Laundry

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Ice Storm Octavia

I can’t say I live for housework but I like the results so I make sure my house stays tidy. Since the girls are on their own now my housework has gone way down – they never helped much anyway. One particular place my work load has lessened is the laundry. Alexandra loved changing clothes and her weekly wash equaled all the rest of ours combined.

The last few years I have found laundry to be my favorite chore. When life gets chaotic and there is a lot of stress, doing laundry becomes a mediation. I can only fold or hang one thing at a time and those warm clean piles of sorted clothes makes me feel that there is some order in my life.

Everyday this winter I have watched my father’s health decline and each day I’m not sure what I’m facing. So sometimes I take refuge in bringing order to one corner of my life that I can control. Those neatly hung shirts and pants are something that makes me feel ready for whatever life throws at me that day.

When I’ve been on a big pilgrimage, the first few days of reentry can be tough. I miss the excitement of the adventure and jet lag has set in. I usual find myself wandering the aisles of the grocery store in a stupor wondering how I could be on a different continent the day before and pushing a cart in such a familiar place the next. After each trip I come back to the laundry, the mundane activity that brings order back from chaos and makes everyday life grounded again.

This last week winter storm Octavia took me back in time a hundred and fifty years to when my home was young. For two days I kept warm by the fire and read by a kerosene lamp. Those few days without modern conveniences reminded me how grateful that I don’t have to wash clothes in a big pot over a fire in the yard or hang out each garment by hand. A few days later my washer and dryer were humming away making quick work of a formally arduous task.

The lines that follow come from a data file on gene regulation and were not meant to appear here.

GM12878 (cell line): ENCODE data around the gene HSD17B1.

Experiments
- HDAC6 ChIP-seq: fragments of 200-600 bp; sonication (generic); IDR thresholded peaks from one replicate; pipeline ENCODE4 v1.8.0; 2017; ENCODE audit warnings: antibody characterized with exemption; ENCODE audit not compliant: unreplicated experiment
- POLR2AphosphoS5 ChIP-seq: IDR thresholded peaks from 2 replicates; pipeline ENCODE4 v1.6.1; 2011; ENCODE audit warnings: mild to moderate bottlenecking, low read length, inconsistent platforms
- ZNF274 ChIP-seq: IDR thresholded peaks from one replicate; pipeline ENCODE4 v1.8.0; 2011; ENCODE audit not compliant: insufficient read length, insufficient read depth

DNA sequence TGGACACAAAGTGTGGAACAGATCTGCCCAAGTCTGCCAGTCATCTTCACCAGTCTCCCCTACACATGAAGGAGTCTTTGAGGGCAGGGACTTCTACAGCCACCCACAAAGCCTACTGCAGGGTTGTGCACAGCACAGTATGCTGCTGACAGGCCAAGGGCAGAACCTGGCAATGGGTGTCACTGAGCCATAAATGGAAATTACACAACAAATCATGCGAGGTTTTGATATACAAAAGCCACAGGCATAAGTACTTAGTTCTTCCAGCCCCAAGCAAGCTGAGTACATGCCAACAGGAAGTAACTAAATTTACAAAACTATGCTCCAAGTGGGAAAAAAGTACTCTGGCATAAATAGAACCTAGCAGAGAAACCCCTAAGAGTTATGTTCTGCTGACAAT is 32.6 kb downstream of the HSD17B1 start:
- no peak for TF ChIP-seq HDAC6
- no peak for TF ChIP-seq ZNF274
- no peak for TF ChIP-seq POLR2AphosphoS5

Over the last few years I come back to one of the my favorite books, After the Ecstasy, Then the Laundry by Jack Kornfield. Each time I read this book I get a deeper understanding of what it means to lead a spiritual life. We love those times on the mountain top but we can’t stay there, we have to come down to the valley and take care of the laundry. We have to take our experiences and use them enhance our daily lives. We have to take the highs of the mystical, the sorrows of the world and mix them with ordinary life and make them all equal, all part of being human.

After the Ecstasy, The Laundry  by Jack Kornfield

Hand Wash Cold:  Care instructions for an Ordinary Life   by Karen Maezen Miller

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